Carrie Lam has all the talents needed in a CE
Updated: 2017-02-08 07:19
By Rachel Cartland(HK Edition)
Rachel Cartland argues that the former chief secretary's distinguished career is a testimony to her dedication to Hong Kong and its people
People nowadays sometimes seem perverse. If, say, you needed to have your appendix taken out you'd prefer the surgeon with the most experience together with the best reputation for skill and knowledge, wouldn't you? Common sense, isn't it? But in the cataclysmic year of 2016 it seemed that all around the world ordinary folk seemed to signal that they preferred leaders who seemed like a more colorful version of themselves and that they no longer trusted the experts. That sort of approach surely cannot produce a sensible outcome.
If we look at the candidates for the Chief Executive election from the rational perspective of who combines experience with high intelligence applied systematically, the former chief secretary Carrie Lam Cheng Yuet-ngor will score very highly. Anyone who has ever worked with Lam in the government will, if they are honest, admit that her abilities are formidable. The famous "Peter Principle" suggests that eventually the successful will find a level beyond which they cannot operate, but there is no indication that Lam has met that fate. On the contrary, it seems that she is as skilled as ever at mastering a complex brief and then deploying what she has learnt to dazzling effect. Colleagues have seen this over and over again as she has climbed the career ladder, but it is amazing still to be able to do this while juggling all the balls in the chief secretary's portfolio. These inborn talents honed by a lifetime of discipline and hard work also impress accomplished outsiders and make Lam an outstanding ambassador for Hong Kong and its brand, magnified when overseas by her accomplished use of the English language and all its subtleties.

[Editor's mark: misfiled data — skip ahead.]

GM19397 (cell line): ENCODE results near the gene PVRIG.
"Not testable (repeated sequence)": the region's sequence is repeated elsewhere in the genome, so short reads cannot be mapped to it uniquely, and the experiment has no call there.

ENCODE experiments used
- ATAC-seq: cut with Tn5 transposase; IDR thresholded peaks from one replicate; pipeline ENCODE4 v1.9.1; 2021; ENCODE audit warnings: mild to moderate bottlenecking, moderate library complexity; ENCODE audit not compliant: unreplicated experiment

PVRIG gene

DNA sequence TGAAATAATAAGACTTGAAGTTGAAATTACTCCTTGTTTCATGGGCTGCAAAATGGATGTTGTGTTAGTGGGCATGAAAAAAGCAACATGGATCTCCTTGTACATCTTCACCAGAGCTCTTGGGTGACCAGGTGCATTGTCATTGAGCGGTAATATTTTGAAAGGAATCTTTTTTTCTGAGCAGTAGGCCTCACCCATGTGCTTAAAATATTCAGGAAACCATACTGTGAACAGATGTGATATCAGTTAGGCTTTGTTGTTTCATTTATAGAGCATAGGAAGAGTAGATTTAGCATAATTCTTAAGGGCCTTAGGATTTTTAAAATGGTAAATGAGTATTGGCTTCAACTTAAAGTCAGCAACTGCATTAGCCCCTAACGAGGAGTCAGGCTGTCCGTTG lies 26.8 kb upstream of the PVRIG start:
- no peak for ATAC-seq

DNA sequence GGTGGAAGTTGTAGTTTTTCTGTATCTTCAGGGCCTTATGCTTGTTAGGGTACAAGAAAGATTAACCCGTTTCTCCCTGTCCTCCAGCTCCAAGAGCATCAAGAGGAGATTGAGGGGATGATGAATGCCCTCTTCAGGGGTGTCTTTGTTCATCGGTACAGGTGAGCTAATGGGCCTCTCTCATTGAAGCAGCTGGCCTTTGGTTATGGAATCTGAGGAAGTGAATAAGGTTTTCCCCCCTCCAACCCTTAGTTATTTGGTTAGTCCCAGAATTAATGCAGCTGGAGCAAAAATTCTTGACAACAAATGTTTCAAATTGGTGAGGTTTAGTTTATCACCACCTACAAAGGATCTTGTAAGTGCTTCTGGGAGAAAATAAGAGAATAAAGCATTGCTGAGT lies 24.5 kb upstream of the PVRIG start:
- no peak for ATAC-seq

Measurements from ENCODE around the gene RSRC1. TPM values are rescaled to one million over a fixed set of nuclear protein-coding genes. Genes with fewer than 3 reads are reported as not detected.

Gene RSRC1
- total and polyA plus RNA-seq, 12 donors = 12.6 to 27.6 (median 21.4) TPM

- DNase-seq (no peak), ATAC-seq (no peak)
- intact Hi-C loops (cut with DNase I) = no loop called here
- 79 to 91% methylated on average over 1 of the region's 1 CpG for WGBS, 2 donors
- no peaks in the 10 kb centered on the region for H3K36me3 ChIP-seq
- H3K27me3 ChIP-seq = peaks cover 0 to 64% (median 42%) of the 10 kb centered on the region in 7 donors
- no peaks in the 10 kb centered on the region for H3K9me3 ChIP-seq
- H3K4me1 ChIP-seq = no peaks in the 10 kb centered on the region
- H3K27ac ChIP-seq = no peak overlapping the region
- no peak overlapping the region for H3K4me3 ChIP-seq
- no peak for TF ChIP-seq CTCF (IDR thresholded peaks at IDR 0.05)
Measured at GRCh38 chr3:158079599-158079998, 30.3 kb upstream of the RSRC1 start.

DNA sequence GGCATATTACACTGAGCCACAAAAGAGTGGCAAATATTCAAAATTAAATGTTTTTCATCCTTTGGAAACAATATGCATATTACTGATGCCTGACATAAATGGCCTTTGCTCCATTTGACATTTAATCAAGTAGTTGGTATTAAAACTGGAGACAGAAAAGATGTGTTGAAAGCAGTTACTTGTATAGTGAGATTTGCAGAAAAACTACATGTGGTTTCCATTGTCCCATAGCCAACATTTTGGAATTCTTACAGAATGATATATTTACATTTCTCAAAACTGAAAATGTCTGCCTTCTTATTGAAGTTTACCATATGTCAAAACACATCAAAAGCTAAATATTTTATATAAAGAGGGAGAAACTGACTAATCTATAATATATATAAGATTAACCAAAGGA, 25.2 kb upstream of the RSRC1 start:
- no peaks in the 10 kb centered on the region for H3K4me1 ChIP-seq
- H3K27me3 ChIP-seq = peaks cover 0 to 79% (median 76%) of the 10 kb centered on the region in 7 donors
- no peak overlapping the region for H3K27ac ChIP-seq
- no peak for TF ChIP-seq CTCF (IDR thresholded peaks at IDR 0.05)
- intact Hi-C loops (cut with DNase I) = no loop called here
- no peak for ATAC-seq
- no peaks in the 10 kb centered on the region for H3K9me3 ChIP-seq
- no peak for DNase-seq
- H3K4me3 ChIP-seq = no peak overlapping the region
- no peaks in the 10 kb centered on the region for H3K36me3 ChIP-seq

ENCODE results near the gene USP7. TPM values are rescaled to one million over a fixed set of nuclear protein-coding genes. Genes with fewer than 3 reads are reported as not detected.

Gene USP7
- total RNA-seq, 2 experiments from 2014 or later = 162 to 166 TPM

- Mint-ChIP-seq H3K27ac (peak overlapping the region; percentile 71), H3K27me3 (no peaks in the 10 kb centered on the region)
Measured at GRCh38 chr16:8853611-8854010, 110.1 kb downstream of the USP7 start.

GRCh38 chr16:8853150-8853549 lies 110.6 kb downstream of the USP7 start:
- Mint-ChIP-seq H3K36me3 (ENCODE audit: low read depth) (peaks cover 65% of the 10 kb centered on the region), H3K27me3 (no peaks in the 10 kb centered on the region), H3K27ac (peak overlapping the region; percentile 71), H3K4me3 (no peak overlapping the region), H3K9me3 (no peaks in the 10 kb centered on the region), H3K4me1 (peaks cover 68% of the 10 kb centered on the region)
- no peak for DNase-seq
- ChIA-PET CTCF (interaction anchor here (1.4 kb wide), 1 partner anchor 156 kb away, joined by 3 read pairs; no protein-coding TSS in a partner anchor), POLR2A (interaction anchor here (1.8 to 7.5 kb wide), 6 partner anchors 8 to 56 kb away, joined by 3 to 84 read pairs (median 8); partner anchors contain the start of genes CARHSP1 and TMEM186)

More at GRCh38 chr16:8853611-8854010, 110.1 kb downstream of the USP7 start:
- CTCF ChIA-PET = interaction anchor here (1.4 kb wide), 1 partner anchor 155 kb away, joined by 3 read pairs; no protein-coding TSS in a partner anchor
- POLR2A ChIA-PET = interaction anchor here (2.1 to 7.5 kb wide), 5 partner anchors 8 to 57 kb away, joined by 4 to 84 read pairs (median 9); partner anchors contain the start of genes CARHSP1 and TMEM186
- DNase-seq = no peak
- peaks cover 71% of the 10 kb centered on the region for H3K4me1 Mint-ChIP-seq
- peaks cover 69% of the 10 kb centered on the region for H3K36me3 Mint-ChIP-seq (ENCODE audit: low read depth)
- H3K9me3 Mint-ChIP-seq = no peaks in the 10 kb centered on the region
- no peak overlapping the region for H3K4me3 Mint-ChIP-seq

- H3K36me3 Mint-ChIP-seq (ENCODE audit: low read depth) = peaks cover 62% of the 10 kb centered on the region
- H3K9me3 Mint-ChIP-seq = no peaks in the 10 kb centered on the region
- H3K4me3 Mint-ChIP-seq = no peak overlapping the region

The travesty certain people are trying to make of an innocuous anecdote of her awkward readjustment to the role of an ordinary housewife is indicative of our over-politicized environment. The post of chief secretary brings with it a magnificently staffed official residence so that the incumbent will never have to give a thought to household matters. But in the less heady days when although both busy and senior she was not as privileged, she was a veritable superwoman when it came to her role of being a working mother. Others who did not achieve so much would whisper to each other about the extraordinary energy and efficiency that saw her working flat out all day then going to local stores to buy the groceries which she would take home to cook dinner for her family. She has never shown a particular enthusiasm for the trappings of office, which is surely a virtue in someone who has within her grasp the possibility of accumulating so much.
Her dedication to Hong Kong and for its people cannot be doubted. It can be observed in the causes which are particularly dear to her and on which she has lavished particular attention. These include poverty alleviation, conservation and revitalization of the city's built heritage, and the encouragement of social enterprises. Despite her busy schedule, she has been open to those who come to her with individual cases and good causes and will respond positively whenever she can, utilizing if necessary her formidable network.
Lam has quite explicitly said that if she becomes CE her intention is not to follow in the footsteps of Leung Chun-ying. It is to be hoped, though, that this wish to differentiate herself will not lead to turning her back on all the good policies of the past five years, particularly the emphasis on providing more housing in order to address some of Hong Kong's sharpest social grievances. And a wise potential CE must reach out to our younger generation to ensure that they feel valued and are confident that their concerns are being meaningfully addressed. In this respect, there are encouraging examples of Lam being willing to meet opponents of the SAR government. Development of empathy and understanding will be essential for a successful Chief Executive.
(HK Edition 02/08/2017 page8)